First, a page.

In 2007, the boys of South Park, CO returned to Comedy Central for their eleventh season. Creators Trey Parker, Matt Stone, and their staff presented another outlandish collection of comedic adventures that once again ranged from thoughtful to tasteless, provided plenty of laughs and shocks that should satisfy fans of the series.
Parker and Stone are better than most at successfully finding a way to use topical material and references, which could limit the longevity of the jokes, and discovering the universal truth underneath. In “With Apologies To Jesse Jackson” they use actor Michael Richards’ career-ending rant at a comedy club to explore the power of racist words when Randy, Stan’s father, mistakenly uses one on a national game show and becomes known as “Nigger Guy.” In “Cartman Sucks,” they take inspiration from the recent film Jesus Camp to look at the issues of gay teens when Butters is sent to a re-orientation camp because of a trick Cartman played on him.
While the parodies of 24 (“The Snuke”) and 300 ("D-Yikes") need to be seen to get the jokes, many other pop culture references abound and their identification isn’t required for the laughs. When Cartman mocks and fights with a midget, only those familiar with ‘80s infomercials will recognize his opponent. When Jesus fights the new Pope, only those who have seen the movie Krull will recognize his weapon of choice.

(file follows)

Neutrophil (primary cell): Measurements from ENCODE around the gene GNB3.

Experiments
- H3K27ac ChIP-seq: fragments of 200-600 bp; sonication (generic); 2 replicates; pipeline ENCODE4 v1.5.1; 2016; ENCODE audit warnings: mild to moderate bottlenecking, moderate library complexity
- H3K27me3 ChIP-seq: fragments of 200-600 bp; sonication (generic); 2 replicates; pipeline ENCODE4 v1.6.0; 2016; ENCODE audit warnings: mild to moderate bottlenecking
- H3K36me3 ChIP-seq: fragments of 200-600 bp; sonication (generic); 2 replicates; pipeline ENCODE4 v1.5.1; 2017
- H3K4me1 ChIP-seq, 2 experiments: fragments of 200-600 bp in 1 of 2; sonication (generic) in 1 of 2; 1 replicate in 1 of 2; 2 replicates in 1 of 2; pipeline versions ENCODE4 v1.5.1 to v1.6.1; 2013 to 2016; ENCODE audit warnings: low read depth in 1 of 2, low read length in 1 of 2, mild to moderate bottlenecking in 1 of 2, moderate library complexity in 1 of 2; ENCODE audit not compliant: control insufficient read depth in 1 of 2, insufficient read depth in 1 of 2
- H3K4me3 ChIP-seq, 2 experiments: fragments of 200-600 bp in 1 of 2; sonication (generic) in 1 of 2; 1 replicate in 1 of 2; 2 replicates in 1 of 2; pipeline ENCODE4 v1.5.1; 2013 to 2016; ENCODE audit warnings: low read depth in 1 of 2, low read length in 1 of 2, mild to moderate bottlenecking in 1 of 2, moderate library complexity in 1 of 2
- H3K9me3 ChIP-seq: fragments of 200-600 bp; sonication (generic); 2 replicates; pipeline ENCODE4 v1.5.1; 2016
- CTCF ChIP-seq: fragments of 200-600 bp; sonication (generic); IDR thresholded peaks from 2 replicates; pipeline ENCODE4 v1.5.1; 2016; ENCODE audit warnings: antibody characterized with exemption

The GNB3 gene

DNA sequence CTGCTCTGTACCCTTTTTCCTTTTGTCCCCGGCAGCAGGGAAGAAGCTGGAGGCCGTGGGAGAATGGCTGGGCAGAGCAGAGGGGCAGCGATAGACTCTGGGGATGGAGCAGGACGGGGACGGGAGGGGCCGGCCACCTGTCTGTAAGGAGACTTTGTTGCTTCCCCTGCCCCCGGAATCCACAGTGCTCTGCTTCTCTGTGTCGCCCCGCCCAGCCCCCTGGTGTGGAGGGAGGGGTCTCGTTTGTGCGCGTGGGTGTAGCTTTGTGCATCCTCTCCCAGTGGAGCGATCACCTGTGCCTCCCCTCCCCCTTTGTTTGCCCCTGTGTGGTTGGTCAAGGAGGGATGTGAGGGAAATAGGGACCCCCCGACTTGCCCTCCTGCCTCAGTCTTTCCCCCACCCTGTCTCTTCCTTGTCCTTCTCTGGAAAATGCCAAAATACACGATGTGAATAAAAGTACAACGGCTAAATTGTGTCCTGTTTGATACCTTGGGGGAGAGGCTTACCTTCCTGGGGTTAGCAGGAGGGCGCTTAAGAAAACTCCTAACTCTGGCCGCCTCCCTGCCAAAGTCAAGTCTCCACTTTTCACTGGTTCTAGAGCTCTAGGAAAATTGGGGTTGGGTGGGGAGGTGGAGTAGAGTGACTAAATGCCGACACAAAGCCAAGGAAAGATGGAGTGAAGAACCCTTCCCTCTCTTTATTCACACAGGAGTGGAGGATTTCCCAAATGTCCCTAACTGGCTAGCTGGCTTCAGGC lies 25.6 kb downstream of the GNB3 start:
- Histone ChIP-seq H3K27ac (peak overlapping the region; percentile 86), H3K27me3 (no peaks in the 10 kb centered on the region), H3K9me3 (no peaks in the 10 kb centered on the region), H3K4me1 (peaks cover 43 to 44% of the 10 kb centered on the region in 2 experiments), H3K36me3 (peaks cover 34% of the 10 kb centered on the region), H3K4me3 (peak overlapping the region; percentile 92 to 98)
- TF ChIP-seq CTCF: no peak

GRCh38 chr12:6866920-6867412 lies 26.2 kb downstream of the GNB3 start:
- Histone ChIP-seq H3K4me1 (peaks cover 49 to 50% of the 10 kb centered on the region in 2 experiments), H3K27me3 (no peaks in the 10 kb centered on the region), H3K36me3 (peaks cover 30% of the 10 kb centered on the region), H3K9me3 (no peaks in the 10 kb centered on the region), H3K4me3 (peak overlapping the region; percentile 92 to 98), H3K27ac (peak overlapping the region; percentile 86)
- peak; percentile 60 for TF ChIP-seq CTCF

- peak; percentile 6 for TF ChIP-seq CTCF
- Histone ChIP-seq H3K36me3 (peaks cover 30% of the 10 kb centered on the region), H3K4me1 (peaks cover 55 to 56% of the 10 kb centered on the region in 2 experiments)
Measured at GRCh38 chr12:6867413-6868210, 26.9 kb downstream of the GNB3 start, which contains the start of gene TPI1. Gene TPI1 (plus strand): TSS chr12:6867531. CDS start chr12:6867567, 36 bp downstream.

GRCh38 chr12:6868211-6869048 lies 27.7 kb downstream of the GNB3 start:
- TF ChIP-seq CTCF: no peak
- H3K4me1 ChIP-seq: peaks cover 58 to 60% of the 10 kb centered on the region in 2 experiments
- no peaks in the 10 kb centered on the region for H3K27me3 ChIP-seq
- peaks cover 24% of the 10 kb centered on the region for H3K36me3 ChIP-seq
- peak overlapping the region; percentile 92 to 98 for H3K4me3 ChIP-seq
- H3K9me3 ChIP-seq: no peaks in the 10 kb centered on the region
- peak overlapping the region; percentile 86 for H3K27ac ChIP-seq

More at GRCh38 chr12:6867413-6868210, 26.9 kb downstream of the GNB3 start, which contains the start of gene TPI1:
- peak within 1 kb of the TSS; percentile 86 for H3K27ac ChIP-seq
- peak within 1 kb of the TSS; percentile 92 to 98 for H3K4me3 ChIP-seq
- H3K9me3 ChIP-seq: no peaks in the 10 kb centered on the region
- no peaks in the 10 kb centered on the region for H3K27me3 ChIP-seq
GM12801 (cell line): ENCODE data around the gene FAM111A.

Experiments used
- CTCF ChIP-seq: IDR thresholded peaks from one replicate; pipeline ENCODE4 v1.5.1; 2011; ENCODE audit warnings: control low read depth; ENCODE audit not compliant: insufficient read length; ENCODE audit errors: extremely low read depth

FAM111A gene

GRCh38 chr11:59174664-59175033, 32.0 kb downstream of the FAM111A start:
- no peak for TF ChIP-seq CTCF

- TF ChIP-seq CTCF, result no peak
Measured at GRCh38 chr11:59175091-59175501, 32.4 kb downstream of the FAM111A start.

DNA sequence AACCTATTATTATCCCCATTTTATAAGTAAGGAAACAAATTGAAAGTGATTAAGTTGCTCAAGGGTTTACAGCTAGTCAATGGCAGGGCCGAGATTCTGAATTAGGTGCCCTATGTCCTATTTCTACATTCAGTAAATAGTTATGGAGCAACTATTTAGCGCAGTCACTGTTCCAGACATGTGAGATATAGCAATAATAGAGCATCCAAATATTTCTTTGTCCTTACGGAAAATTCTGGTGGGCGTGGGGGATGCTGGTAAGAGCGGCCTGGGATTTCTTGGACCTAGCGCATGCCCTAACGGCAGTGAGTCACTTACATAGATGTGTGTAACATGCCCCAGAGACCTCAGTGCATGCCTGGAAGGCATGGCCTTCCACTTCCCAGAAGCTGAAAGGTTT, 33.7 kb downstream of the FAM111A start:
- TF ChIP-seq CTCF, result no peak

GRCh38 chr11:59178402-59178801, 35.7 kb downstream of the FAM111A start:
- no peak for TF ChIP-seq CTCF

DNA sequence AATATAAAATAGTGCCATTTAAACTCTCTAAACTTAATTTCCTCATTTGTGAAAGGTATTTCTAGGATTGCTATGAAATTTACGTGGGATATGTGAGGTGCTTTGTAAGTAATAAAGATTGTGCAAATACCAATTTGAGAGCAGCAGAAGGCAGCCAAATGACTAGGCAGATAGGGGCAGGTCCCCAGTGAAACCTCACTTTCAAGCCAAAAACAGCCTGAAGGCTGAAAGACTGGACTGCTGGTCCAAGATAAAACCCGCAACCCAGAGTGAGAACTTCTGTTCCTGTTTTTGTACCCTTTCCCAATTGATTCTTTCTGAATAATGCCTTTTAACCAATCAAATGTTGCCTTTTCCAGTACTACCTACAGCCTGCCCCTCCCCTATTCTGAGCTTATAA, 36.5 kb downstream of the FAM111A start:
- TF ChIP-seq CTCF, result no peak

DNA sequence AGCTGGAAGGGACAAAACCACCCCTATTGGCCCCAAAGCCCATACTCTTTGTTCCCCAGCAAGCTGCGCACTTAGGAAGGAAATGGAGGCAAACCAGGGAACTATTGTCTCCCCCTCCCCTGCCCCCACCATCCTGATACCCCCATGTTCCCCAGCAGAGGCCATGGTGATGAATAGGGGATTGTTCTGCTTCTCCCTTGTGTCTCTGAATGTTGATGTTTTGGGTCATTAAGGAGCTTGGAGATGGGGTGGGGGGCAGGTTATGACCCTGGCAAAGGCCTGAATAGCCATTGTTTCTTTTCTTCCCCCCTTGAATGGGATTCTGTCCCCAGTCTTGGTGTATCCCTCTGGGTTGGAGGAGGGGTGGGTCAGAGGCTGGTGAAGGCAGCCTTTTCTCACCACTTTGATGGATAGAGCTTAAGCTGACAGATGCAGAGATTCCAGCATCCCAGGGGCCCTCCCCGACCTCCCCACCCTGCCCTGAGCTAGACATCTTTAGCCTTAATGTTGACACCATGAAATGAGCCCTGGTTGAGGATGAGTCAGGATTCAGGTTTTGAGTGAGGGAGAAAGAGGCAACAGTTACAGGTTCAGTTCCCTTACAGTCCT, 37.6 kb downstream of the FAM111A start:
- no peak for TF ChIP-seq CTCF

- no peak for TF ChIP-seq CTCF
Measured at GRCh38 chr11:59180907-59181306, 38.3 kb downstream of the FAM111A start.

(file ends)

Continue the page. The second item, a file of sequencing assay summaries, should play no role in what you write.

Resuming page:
The “Imaginationland” trilogy has previously been released on DVD, and could have been the next South Park movie fans have been craving. These episodes might be the most fun as all sorts of famous fictional characters appear throughout the trilogy. Your “Pause” button will get a workout because some only appear for a few moments.
The humor of South Park can be both witty and crude, with jokes in the latter vein occasionally overdone and run into the ground. Unlike the humor of Archie Bunker’s racism which poked fun at his character’s ideas, Cartman’s anti-Semitism is relentless and unfunny. It's the one major flaw of the series.